7. Robert J. Barro, 1991. "Economic Growth in a Cross Section of Countries," The Quarterly Journal of Economics, Oxford University Press, vol. 106(2), pages 407-443.
    8. Easterly, William, 1993. "How much do distortions affect growth?," Journal of Monetary Economics, Elsevier, vol. 32(2), pages 187-212, November.
    9. Robert Summers & Alan Heston, 1991. "The Penn World Table (Mark 5): An Expanded Set of International Comparisons, 1950–1988," The Quarterly Journal of Economics, Oxford University Press, vol. 106(2), pages 327-368.
    Full references (including those not matched with items on IDEAS)

    Citations

    Citations are extracted by the CitEc Project, subscribe to its RSS feed for this item.
    as


    Cited by:

    1. Fischer, Stanley & Sahay, Ratna & Vegh, Carlos, 1998. "From transition to market: Evidence and growth prospects," MPRA Paper 20615, University Library of Munich, Germany.
    2. Raiser, Martin & Schaffer, Mark & Schuchhardt, Johannes, 2004. "Benchmarking structural change in transition," Structural Change and Economic Dynamics, Elsevier, vol. 15(1), pages 47-81, March.
    3. Debdulal Mallick, 2012. "The role of capital-labour substitution in economic growth," Indian Growth and Development Review, Emerald Group Publishing, vol. 5(1), pages 89-101, April.
    4. Brainerd, Elizabeth, 2010. "Reassessing the Standard of Living in the Soviet Union: An Analysis Using Archival and Anthropometric Data," The Journal of Economic History, Cambridge University Press, vol. 70(01), pages 83-117, March.
    5. Jeanet Sinding Bentzen & Nicolai Kaarsen & Asger Moll Wingender, 2013. "The Timing of Industrialization across Countries," Discussion Papers 13-17, University of Copenhagen. Department of Economics.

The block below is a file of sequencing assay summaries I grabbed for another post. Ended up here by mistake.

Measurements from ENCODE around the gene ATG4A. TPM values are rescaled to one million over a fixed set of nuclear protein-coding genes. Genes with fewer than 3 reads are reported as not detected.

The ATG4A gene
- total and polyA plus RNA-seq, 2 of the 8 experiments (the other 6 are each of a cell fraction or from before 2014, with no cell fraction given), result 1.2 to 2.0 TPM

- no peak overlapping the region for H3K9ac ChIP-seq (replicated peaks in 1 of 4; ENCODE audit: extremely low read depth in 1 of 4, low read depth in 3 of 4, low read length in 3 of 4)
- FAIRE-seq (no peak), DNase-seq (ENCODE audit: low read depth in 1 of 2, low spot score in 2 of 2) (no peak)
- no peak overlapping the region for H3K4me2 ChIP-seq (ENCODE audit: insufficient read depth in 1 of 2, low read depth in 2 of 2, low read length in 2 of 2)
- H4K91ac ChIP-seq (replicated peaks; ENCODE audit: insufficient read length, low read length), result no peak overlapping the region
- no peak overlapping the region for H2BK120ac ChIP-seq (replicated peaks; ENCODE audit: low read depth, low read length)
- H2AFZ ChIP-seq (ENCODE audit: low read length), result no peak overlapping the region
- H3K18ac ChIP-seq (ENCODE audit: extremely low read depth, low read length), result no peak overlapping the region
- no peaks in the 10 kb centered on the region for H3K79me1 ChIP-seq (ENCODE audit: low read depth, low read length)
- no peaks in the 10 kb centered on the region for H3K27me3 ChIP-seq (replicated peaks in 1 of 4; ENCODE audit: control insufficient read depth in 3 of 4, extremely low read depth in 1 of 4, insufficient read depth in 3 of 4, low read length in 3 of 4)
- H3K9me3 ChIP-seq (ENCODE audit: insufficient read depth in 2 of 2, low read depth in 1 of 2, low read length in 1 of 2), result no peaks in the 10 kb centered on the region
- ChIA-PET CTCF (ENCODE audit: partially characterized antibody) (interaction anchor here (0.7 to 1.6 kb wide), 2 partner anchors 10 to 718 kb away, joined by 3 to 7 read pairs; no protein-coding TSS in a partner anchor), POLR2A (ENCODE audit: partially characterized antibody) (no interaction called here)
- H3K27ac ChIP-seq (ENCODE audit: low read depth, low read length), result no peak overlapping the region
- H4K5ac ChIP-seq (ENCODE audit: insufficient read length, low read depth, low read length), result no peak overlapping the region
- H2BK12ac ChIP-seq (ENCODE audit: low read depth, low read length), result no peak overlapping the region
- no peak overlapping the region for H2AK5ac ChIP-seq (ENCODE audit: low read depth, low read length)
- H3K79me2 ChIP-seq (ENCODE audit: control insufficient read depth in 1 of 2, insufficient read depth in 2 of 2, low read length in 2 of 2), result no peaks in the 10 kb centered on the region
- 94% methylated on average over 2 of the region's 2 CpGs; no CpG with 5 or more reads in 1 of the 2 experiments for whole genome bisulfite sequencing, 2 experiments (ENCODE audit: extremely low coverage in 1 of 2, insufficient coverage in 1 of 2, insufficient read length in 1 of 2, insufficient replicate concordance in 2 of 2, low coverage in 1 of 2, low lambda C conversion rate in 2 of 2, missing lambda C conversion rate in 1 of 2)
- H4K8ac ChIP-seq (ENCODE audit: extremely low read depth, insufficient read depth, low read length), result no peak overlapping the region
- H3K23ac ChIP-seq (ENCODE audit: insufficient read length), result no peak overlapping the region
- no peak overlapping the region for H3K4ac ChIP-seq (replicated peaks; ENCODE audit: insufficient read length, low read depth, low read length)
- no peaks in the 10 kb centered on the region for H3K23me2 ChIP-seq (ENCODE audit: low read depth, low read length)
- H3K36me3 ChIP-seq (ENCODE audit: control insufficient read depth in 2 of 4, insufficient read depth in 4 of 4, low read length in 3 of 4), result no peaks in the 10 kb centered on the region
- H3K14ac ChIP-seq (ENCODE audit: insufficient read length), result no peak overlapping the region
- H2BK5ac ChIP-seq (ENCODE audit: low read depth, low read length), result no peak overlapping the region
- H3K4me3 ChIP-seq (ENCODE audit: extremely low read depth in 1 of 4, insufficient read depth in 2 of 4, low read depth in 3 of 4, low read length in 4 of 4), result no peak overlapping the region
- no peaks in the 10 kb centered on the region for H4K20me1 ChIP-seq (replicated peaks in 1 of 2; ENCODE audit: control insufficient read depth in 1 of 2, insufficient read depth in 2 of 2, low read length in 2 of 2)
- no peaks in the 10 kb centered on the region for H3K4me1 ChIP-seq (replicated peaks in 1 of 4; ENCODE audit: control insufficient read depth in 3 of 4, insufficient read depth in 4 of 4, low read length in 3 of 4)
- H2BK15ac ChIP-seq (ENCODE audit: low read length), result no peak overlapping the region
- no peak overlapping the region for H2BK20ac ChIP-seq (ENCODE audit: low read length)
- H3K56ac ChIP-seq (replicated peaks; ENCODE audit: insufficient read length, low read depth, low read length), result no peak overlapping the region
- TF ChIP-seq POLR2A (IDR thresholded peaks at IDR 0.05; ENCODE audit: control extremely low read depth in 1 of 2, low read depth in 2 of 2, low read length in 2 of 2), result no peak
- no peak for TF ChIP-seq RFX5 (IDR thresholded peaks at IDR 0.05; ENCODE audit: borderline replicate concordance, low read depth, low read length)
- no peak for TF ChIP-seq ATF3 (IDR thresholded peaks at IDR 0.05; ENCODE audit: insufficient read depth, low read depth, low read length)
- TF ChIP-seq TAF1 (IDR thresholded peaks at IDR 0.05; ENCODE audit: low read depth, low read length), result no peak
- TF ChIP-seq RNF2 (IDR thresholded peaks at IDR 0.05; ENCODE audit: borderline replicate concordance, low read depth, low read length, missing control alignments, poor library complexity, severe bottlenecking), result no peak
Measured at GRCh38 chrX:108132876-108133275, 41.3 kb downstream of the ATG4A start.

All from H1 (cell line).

6. Kim, Byung-Yeon & Kim, Suk Jin & Lee, Keun, 2007. "Assessing the economic performance of North Korea, 1954-1989: Estimates and growth accounting analysis," Journal of Comparative Economics, Elsevier, vol. 35(3), pages 564-582, September.
    7. Brooks, Karen & Lerman, Zvi, 1995. "Restructuring of traditional farms and new land relations in Russia," Agricultural Economics, Blackwell, vol. 13(1), pages 11-25, October.
    8. Bulir, Ales, 1998. "Business Cycle in Czechoslovakia under Central Planning: Were Credit Shocks Causing It?," Journal of Comparative Economics, Elsevier, vol. 26(2), pages 226-245, June.
    9. Treier, Volker, 2001. "Steuerwettbewerb in Mittel- und Osteuropa: Eine Einschätzung anhand der Messung effektiver Grenzsteuersätze," BERG Working Paper Series 36, Bamberg University, Bamberg Economic Research Group.
    10. Fischer, Stanley & Sahay, Ratna & Vegh, Carlos, 1998. "How far is Eastern Europe from Brussels?," MPRA Paper 20059, University Library of Munich, Germany.